Spar: That’s how we retain them. Hopefully they like teaching here. We also get poached quite frequently, because we do have a really good faculty. We also have a diverse faculty, which means they get extra poached, we have more women, we have more faculty of color, when you have really good faculty of color, they get poached all the time. When we want them to stay, one of the ways we get people to stay is by giving them a salary boost. So 40% of our budget is financial aid, another 40% is faculty salaries. Our budget is kind of fixed. The adjuncts is, if you will, the messier part of the budget so. The adjuncts traditionally have been used here, most places, but moreso here, one of the things we really pride ourselves on doing is we give students opportunities to learn from professionals in New York. So a lot of people (??) dance department – a lot of people come here because they want to dance. So it’s great to be taught by somebody who’s a tenured professor of dance but you really want to be taught by Twyla Tharp or Wendy Whelan or somebody who is a professional dancer and they come and teach one or two classes. So Twyla Tharp was an adjunct faculty member. Now, Twyla Tharp doesn’t earn her living – her life isn’t here. She’s here for a year.
Student 1: One of you was just talking about how you had a professor that’s taught for like 16 years and is an adjunct.
Spar: That’s it. We have three categories, and this is informal, three sort of types of adjuncts. The first is from the performing arts, architecture, theater. These are professionals who come here and teach a course or two. So when you see the number 180, or whatever that number is, most of those are folks who teach one class. So they’re practicing modern dancers and they teach one class. The second category is First Year English because to be totally honest regular faculty just don’t want to teach first year courses. It’s very intensive, it’s writing intensive, so we like most colleges of our ilk we hire outsiders, if you will, we hire adjuncts to teach first year seminars. And yeah these folks have been around for a really long time and we do teach them differently than tenured or tenure track faculty. They don’t advise, they’re not on committees, they’re not promoted the way, so to get tenure, we go through all the tenure cases in this room, you have to write a book, and you have to get reviewed, you come through this committee, I sign off on it, and then Lee Bollinger signs off on it, it’s a big process. Adjuncts don’t have to do that. So they are a different category of faculty. And then the third thing we do is, because another way we retain our core faculty is they go on leave quite frequently. They get Guggenheim Fellowships, they get… whatever – Fulbright. They go on leave, we can’t cancel the classes. So like Anthropology, it’s an interesting example. It’s a small department. So Sev Fowles gets a great opportunity. He goes, we have to hire an adjunct to teach the classes. So those are the three categories.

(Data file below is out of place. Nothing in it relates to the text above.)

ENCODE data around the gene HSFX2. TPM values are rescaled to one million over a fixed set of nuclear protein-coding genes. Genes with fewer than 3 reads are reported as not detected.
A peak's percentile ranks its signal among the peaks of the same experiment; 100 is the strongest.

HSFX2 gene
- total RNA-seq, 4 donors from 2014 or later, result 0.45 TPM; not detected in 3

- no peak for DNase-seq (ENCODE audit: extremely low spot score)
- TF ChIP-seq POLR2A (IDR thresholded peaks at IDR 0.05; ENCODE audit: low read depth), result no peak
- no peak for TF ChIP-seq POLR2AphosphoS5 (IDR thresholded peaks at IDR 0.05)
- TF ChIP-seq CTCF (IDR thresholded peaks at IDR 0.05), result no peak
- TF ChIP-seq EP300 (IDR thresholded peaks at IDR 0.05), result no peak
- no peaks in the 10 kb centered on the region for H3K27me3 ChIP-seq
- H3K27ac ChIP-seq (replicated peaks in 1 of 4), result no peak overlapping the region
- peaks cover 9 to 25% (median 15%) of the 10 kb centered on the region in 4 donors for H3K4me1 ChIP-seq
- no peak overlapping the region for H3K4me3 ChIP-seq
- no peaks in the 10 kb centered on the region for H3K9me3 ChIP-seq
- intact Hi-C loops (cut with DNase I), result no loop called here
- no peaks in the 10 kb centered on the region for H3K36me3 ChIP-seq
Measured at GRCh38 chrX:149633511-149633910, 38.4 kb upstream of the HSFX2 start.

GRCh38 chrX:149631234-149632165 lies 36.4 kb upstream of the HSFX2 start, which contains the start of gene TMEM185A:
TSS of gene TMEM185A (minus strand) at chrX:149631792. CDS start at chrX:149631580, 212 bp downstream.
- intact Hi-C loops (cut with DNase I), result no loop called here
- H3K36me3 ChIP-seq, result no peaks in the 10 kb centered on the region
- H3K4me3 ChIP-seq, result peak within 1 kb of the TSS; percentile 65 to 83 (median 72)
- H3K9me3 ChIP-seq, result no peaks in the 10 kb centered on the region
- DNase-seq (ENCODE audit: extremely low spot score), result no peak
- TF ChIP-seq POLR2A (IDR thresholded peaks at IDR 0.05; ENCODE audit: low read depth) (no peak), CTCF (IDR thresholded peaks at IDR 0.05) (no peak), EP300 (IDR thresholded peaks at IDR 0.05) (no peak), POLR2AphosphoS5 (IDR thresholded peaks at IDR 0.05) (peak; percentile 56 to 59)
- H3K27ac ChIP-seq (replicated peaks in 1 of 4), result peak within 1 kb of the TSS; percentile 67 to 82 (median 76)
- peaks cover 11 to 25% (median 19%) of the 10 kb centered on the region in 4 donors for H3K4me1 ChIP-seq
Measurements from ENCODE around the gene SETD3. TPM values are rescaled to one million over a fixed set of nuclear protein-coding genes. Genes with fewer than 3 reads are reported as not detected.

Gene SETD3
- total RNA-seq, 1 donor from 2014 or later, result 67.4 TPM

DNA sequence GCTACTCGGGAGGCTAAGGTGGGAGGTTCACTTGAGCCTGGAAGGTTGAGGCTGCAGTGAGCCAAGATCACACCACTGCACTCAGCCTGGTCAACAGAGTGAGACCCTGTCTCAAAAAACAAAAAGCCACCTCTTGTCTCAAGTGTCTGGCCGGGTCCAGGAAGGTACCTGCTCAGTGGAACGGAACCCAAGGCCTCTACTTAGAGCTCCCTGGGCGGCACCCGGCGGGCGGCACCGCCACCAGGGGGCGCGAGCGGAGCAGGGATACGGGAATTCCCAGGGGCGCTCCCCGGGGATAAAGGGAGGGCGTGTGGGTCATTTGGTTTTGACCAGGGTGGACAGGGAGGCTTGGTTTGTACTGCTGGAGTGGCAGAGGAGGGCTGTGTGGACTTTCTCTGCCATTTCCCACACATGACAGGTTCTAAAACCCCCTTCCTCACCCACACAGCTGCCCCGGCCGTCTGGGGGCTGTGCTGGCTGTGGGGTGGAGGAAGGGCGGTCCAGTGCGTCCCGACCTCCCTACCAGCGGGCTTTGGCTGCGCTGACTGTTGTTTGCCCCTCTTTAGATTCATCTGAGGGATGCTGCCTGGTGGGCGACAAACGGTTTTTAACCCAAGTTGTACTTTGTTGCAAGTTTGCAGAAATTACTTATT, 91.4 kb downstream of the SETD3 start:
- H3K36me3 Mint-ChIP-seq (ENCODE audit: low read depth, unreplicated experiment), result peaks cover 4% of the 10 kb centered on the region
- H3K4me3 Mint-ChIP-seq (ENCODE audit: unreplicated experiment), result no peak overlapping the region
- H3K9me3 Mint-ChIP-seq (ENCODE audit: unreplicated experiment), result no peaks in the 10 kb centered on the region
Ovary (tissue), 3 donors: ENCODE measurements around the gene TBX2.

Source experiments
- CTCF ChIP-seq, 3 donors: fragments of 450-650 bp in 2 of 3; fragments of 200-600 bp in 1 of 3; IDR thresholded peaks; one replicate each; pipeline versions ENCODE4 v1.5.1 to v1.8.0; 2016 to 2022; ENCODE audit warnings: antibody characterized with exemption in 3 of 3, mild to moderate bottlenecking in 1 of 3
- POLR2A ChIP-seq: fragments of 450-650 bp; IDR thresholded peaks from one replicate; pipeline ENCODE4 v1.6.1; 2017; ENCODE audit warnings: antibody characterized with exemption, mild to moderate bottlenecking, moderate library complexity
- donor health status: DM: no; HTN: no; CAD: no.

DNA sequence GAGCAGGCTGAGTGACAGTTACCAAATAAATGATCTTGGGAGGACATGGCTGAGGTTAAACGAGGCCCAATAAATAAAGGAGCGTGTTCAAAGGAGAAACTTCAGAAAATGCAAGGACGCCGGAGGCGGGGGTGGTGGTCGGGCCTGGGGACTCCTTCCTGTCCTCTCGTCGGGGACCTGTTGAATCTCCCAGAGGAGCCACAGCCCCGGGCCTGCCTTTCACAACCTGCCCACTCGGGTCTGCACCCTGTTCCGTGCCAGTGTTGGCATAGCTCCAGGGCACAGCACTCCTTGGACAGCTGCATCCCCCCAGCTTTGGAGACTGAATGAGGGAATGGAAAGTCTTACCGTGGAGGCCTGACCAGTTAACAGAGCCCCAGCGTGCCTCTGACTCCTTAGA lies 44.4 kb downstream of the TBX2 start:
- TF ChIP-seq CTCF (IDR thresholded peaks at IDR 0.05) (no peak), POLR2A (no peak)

Student 1: What percent of the courseload do you think is taught by the adjuncts?
Spar: It varies hugely by department
Student 1: And along with that what percentage did you say only teaches one class?
Spar: A lot. I’m looking at Jomysha because she’s been doing all the data. General Counsel: I don’t think it’s half. I think it’s roughly half that teaches one class.
Student 2: I understand the difficulties inherent in this model especially in New York with the high cost of living and given that there is this competition with other institutions which is unfortunate. But I think from our perspective and what we would like taken into consideration in the operation of the school we’re going to is that a lot of our teaching is actually being done by these professors…
Student 2: …and to us they’re our professors…
Spar: Right, Right
Student 2: …and as you said First Year English is intensive. It involves a lot of time that’s not really being accounted for in the compensation. And obviously it’s important to have these distinguished faculty who are doing interesting and exciting research. But we care about the people who are teaching us.